The arrival of the 2014 baseball season means 20 years have passed since the old Albuquerque Dukes won the last of their eight Pacific Coast League championships. The franchise joined the Triple A PCL in 1972 with a dominant team managed by Tommy Lasorda and featuring future big leaguers like Ron Cey, Davey Lopes, Burt Hooton, Charlie Hough, Larry Hisle, and more. The Dodgers’ minor league system was well-stocked during the years the O’Malley family owned the Dodgers, and Albuqerque, often the final stop for players on their way to the majors, reaped the benefits time and time again.
The 1994 club didn’t feature the big names that had come through in the preceding years. Standouts such as Pedro Martinez, Mike Piazza, John Wetteland, Pedro Astacio, Eric Karros, and Raul Mondesi spent notable time with the Dukes in the early 1990s, yet all had moved on to the majors by ’94. And longtime White Sox mainstay Paul Konerko, perhaps the last great Dukes star, wouldn’t arrive until 1997.
However, what the 1994 Dukes did have was a solid mix of veterans and youngsters, a couple of top Dodgers prospects who put together stellar seasons but never quite stuck in the big leagues afterward, and an aggressive manager in former big league catcher Rick Dempsey.
The Dukes offense was reminiscent of the “Bash Brothers,” as sluggers Billy Ashley (.345 batting average, 37 homers, 105 runs batted in) and Ron Coomer (.338, 22, 123) led the way with some monstrous numbers, supported by third base prospect Mike Busch (.263, 27, 83), longtime Duke Jerry Brooks (.321, 16, 79), journeyman catcher Tom Prince (.285, 20, 54), and several others. Don Barbara hit .351 with 12 homers in just 168 at bats. The Dukes hit .309 as a team that year, and it seemed like everyone on the roster got into the act offensively. Heralded prospect Todd Hollandsworth, who went on to become yet another National League Rookie of the Year out of the Dodgers system in 1996, posted relatively pedestrian numbers (.285, 19, 91) compared to the likes of Ashley and Coomer.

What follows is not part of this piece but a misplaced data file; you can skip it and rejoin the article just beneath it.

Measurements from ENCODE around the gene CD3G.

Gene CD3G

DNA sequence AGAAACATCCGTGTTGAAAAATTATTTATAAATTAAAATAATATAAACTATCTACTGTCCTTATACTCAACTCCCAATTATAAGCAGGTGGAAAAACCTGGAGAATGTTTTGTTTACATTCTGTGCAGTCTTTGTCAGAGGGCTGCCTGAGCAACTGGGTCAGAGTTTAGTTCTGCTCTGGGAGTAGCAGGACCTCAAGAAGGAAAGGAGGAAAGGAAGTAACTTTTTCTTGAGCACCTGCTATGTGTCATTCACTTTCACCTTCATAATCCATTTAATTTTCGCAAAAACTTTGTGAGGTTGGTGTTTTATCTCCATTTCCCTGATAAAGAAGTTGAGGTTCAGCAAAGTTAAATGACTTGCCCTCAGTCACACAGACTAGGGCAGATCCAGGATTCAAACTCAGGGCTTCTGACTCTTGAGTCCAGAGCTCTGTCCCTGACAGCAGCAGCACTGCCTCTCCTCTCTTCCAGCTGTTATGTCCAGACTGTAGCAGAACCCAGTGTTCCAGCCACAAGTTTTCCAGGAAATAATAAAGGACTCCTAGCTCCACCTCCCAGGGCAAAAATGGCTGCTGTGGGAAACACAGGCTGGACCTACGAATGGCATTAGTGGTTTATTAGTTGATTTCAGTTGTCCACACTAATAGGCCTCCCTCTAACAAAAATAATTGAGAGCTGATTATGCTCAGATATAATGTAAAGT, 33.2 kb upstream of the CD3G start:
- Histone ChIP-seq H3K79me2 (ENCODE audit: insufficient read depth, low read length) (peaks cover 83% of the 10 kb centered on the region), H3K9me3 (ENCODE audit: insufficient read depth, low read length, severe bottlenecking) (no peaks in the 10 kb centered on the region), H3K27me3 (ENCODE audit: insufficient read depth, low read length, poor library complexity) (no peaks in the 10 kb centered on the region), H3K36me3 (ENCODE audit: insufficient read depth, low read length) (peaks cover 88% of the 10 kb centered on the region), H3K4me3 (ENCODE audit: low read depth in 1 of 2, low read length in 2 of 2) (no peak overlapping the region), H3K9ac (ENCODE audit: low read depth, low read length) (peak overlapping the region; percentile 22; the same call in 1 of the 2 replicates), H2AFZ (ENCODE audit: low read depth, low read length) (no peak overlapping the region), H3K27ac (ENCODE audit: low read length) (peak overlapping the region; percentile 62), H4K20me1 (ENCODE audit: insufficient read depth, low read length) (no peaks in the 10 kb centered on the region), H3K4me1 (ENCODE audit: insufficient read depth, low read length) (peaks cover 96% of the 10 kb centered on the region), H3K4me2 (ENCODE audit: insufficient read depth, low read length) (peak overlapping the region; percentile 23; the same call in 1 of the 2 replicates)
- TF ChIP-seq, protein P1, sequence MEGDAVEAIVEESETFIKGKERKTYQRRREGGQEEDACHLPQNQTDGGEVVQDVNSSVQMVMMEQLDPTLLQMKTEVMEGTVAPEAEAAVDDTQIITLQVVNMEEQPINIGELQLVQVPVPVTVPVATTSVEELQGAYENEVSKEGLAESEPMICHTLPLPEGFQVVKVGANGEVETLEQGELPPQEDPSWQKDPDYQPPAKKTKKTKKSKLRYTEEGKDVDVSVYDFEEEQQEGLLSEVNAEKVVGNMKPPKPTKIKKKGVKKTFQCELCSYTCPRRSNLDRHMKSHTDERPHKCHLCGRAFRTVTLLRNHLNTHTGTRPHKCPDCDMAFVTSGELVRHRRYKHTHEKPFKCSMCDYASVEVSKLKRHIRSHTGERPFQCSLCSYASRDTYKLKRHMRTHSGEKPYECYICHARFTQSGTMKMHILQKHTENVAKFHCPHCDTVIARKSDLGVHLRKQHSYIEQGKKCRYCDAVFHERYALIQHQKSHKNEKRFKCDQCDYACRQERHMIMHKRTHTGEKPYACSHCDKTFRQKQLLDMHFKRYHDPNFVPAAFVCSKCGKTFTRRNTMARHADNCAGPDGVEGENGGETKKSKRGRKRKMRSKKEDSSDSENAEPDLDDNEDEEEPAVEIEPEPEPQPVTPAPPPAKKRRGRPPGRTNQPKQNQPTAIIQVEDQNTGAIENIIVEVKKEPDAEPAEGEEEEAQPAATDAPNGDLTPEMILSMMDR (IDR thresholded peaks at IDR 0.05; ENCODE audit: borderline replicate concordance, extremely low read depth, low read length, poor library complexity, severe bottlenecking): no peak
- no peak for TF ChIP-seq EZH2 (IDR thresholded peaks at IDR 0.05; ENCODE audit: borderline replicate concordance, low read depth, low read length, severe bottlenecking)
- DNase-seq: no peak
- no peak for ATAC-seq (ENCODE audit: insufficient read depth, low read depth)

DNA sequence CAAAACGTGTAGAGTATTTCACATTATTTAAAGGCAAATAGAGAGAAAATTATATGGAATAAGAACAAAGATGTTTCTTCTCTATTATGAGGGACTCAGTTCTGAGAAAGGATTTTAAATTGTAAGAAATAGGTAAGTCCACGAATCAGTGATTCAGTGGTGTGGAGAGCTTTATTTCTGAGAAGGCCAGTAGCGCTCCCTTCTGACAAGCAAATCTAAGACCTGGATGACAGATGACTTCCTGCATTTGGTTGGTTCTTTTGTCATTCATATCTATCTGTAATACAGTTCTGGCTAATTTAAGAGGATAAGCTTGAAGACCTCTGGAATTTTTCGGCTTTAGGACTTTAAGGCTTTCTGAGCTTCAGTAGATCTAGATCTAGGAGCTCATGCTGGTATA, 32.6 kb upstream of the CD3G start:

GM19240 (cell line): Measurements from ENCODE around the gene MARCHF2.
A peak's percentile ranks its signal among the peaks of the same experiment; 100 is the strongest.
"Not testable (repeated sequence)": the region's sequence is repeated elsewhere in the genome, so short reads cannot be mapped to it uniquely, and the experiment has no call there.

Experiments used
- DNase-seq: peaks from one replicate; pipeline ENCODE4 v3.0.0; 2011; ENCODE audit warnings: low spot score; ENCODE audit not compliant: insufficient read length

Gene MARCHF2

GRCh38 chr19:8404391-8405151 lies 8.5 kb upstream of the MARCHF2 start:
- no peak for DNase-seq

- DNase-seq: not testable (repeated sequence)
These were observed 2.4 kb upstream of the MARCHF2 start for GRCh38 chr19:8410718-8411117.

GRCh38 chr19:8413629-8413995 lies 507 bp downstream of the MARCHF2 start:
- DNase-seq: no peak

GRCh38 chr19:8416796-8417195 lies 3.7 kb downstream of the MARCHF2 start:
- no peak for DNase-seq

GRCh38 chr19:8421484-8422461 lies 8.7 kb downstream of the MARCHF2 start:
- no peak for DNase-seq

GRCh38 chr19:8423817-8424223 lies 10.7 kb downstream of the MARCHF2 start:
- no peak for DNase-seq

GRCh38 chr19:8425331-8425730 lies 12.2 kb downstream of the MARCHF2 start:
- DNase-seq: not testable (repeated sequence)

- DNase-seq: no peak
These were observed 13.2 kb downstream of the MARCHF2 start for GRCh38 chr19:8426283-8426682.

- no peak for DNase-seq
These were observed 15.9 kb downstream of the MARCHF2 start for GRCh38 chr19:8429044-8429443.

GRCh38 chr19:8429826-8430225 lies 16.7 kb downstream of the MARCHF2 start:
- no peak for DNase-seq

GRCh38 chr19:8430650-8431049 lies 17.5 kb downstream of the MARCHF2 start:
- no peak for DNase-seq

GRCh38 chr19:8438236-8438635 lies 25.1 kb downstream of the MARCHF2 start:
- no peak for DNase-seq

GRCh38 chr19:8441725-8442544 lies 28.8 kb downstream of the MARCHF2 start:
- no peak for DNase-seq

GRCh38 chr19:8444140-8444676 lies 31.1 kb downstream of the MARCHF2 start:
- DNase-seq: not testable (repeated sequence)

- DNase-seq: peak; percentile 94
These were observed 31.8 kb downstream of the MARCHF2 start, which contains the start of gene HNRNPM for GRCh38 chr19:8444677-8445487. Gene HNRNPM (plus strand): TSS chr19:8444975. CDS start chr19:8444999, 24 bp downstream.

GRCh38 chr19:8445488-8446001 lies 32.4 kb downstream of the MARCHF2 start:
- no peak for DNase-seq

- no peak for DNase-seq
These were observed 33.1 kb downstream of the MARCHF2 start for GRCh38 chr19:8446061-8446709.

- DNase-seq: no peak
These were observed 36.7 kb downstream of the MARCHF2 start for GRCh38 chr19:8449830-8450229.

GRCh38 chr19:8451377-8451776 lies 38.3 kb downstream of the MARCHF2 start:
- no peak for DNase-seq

Coomer went on to a nice run with the Minnesota Twins, making the American League All-Star team in 1999, and Hollandsworth lasted 12 seasons in the majors, but musclebound sluggers Ashley and Busch never panned out. Ironically, 20 years later Coomer and Hollandsworth are both part of the Chicago Cubs’ broadcast crew, with Coomer on radio and Hollandsworth on television. In addition to being former Dukes teammates, both are former Cubs, though they weren’t with Chicago at the same time as players.
It was a few more years before the Dukes left town, sold in 2000 to a group that moved the team to Portland, Oregon, but that ’94 Dukes squad capped a pretty amazing era of Triple A baseball in Albuquerque. From the stunning collection of talent on the 1972 team, through one of the all-time dominant minor league squads in 1981, to the multitude of future stars who passed through in the early 1990s, the Dukes were a factory for the Dodgers (and other major league teams) during the O’Malley era. Triple A baseball returned to the Duke City in 2003 in the form of the Albuquerque Isotopes, but nothing will ever replace the old Albuquerque Dukes.
I was fortunate enough to work in the Dukes front office for four seasons (1991-94), and that ’94 season marked my last in professional baseball and in Albuquerque. I returned to my home state of California that year, moving from minor league baseball to intercollegiate athletics.